Still Won’t List Jerusalem as Israel’s Capital on Official Docs, Passports,
By Adam Kredo
December 8, 2017
The United States still will not formally recognize
Jerusalem as being located in Israel on official documents, maps, and
passports, despite President Donald Trump's announcement earlier this week that
America is formally recognizing the holy city as Israel's capital, according to
State Department officials who spoke to the Washington Free Beacon about
Despite Trump's declaration, which was formally codified on
Wednesday into U.S. policy, the State Department is taking a more nuanced
position on the matter, drawing some ire in Congress among pro-Israel lawmakers
who accuse the State Department of undermining Trump's efforts.
State Department officials this week had
difficulty stating as fact that Jerusalem is located within Israel,
instead trying to parse the issue as still subject to diplomatic negotiations.
State Department officials who spoke to the Free
Beacon about the situation said that while it supports Trump's declaration
that Jerusalem is the capital of Israel, it is not yet at the point where it
will list Jerusalem as part of Israel on passports, maps, and official
documents. This means that official documents, such as passports, will not, at
this point, list "Jerusalem, Israel" as a place that exists.
The State Department's careful parsing of the issue has
already drawn outrage on Capitol Hill, where some lawmakers are describing this
as part of an effort to undermine the Trump White House's clear-cut declaration
on the matter.
"The president is the commander-in-chief and America's
sole organ when it comes to conducting foreign policy," Rep. Ron
DeSantis (R., Fla.), a member of the House Foreign Affairs Committee, told the Free
Beacon. "Article II of the Constitution does not vest this
authority in bureaucrats in the State Department."
"The State Department must permit Americans born in
Jerusalem to list ‘Jerusalem, Israel' on their passports and must follow the
logical implications of this historic recognition in other policy areas,"
DeSantis said. " President Trump's decision to recognize Jerusalem as
Israel's capital was the right thing to do and enjoys broad support from the
American people; an entrenched bureaucracy has no right to stymie this
A State Department official who spoke to the Free
Beacon about the matter made clear that the United States now
"recognizes Jerusalem as the capital of Israel and its seat of
However, "the specific boundaries of Israeli
sovereignty in Jerusalem are subject to final status negotiations," the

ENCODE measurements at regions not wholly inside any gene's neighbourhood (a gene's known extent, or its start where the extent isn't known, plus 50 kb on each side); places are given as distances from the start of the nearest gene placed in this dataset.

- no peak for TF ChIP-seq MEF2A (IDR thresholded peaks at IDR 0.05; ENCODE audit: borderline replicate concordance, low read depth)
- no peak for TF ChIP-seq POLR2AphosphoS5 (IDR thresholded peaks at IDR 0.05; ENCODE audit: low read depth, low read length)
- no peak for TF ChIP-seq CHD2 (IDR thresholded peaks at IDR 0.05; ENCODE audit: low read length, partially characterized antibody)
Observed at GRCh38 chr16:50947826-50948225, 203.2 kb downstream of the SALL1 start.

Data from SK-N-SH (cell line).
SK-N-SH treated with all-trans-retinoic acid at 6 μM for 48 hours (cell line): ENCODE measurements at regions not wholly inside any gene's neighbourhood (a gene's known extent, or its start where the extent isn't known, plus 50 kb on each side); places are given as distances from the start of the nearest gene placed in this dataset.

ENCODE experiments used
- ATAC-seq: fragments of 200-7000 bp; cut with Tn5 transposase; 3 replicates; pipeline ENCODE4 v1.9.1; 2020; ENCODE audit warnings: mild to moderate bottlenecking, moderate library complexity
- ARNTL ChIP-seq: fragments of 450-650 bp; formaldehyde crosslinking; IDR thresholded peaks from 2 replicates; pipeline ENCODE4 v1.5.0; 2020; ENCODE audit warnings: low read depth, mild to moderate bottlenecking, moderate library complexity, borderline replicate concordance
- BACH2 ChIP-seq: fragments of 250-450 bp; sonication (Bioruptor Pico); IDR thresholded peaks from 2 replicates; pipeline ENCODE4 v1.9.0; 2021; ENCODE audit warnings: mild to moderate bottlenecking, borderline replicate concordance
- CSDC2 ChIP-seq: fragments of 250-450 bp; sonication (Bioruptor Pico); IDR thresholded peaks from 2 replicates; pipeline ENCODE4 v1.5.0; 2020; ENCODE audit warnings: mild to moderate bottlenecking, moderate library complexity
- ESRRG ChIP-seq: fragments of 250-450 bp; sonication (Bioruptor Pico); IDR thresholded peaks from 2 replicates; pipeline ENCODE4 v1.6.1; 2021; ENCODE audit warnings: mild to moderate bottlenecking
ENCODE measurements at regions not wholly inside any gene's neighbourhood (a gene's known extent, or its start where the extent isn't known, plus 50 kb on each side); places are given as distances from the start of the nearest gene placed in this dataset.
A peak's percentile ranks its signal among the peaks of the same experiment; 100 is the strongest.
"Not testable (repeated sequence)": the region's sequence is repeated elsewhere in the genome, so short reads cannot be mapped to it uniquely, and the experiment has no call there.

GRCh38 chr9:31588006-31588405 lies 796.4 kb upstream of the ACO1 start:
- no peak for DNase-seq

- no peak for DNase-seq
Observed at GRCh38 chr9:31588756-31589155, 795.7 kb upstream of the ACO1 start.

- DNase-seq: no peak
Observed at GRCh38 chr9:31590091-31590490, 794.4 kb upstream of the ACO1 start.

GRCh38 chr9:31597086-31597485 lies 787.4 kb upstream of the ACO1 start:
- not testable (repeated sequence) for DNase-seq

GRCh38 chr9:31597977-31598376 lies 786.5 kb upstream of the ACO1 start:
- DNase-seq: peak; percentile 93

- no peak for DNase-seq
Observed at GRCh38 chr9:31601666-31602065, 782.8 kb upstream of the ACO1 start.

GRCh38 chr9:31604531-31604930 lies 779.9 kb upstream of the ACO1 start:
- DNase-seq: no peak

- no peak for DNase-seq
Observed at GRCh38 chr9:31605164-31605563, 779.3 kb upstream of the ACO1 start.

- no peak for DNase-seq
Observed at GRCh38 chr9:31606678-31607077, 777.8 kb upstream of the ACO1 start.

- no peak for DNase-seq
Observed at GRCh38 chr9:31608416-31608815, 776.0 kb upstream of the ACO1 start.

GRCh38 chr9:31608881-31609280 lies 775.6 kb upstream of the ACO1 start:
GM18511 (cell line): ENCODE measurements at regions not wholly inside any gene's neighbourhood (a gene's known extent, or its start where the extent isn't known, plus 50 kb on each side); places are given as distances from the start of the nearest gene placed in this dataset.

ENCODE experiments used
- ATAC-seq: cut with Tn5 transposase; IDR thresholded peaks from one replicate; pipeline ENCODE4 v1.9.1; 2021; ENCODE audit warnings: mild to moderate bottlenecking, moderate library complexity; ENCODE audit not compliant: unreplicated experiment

official said, explaining that the holy city's exact location and placement in
Israel proper is still up for debate.
"While we are affirming the current and historic
reality of Jerusalem's role as Israel's capital and seat of government, any
ultimate determination of sovereignty over Jerusalem will flow from the results
of negotiations between the parties," the State Department official
With regards to U.S. passports for Americans born in
Jerusalem, there will be no formal change in American policy on the matter.
The issue of listing "Jerusalem, Israel" as a
person's birthplace has been a hot button issue over the years, with a case even
being adjudicated by the U.S. Supreme Court.
Americans born in Jerusalem still will not be able to list
Israel as the birth nation on their passports.
"There is no change in policy at this time,"
according to the State Department official. "We will provide any new
guidance as and when appropriate."
With regards to official maps and documentation, the State
Department is still engaged in a process to figure out how exactly to classify
"The president is taking a specific step in affirming
that the United States believes that Jerusalem has and will continue to serve as
Israel's capital—and the U.S. is not backing off efforts towards encouraging
the parties to resolve their differences over final status issues in a
comprehensive peace agreement," according to the State Department official.
However, the president's declaration is limited in nature
and is being reviewed by the State Department as it moves forward.
"The specific boundaries of Israeli sovereignty in
Jerusalem are subject to final status negotiations," the official said.
"The United States is not taking a position on boundaries or borders."
When asked if official documents will bear the words,
"Jerusalem, Israel," the State Department could not provide a concrete
"This is quite a complex issue that we continue to
study and work through," the official said.
One senior official at a large, national pro-Israel
organization cautioned against viewing the State Department's stance as an
effort to subvert Trump's declaration on Jerusalem.
"It's too early to panic," the official, speaking
on background, told the Free Beacon. "The administration was focused
on getting the broad policy correct and meeting the president's demand that we
finally acknowledge the simple reality Jerusalem is Israel's capital."
"Now they're going to take a month to figure out the
consequences," explained the official, who has been briefed on the
situation. "Implementing pro-Israel fact-based policy is a new thing for
some of our diplomats, and many others have forgotten how that works in recent
years, so people are willing to give them some time. If at the end of the
process nothing has changed, there will be broad criticism – to say nothing of
pro-Israel voters around the county who will be bitterly let down."